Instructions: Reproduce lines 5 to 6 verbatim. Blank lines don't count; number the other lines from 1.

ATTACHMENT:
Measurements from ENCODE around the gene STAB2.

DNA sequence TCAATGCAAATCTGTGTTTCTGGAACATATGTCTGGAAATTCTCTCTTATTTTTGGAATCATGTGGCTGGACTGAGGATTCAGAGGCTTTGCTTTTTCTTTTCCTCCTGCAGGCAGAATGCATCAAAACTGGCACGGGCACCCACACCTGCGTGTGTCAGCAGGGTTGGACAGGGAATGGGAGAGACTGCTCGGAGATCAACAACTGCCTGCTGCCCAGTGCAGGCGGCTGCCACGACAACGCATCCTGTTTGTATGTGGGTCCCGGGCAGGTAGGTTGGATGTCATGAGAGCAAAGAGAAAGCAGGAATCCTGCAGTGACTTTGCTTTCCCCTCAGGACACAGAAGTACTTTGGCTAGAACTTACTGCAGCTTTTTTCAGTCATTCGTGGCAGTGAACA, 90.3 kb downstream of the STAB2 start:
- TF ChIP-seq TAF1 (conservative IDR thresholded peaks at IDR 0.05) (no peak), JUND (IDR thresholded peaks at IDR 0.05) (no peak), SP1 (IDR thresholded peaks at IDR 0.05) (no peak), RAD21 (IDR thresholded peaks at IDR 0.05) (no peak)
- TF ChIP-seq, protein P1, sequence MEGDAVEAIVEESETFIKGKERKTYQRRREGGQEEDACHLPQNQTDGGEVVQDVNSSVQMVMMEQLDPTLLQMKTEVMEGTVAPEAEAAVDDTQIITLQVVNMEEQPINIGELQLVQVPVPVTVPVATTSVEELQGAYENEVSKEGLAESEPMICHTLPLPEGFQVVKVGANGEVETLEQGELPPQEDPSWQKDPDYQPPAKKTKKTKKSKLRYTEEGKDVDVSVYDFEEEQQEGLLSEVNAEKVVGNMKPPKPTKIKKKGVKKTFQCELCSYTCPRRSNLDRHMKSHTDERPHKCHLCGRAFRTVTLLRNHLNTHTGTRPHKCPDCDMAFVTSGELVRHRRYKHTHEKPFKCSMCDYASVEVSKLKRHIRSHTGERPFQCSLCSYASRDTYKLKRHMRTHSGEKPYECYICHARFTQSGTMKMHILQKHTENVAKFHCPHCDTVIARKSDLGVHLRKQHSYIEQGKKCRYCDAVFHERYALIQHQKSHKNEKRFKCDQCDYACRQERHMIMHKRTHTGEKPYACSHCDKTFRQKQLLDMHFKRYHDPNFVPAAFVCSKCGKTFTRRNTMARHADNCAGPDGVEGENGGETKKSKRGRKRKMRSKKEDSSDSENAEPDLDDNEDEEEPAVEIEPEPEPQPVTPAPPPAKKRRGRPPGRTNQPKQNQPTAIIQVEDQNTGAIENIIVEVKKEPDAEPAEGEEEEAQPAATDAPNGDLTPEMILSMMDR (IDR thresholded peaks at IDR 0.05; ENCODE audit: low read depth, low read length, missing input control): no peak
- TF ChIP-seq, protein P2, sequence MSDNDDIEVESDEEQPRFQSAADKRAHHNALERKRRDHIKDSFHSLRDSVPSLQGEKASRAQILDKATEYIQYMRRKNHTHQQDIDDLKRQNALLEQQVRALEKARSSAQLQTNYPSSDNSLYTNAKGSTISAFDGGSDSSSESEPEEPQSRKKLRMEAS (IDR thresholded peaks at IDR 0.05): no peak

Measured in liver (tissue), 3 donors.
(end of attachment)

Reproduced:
- TF ChIP-seq, protein P2, sequence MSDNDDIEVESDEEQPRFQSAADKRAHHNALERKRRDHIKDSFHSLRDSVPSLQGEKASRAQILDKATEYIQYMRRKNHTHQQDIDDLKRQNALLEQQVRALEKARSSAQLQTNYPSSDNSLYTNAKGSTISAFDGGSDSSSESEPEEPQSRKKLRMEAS (IDR thresholded peaks at IDR 0.05): no peak

Measured in liver (tissue), 3 donors.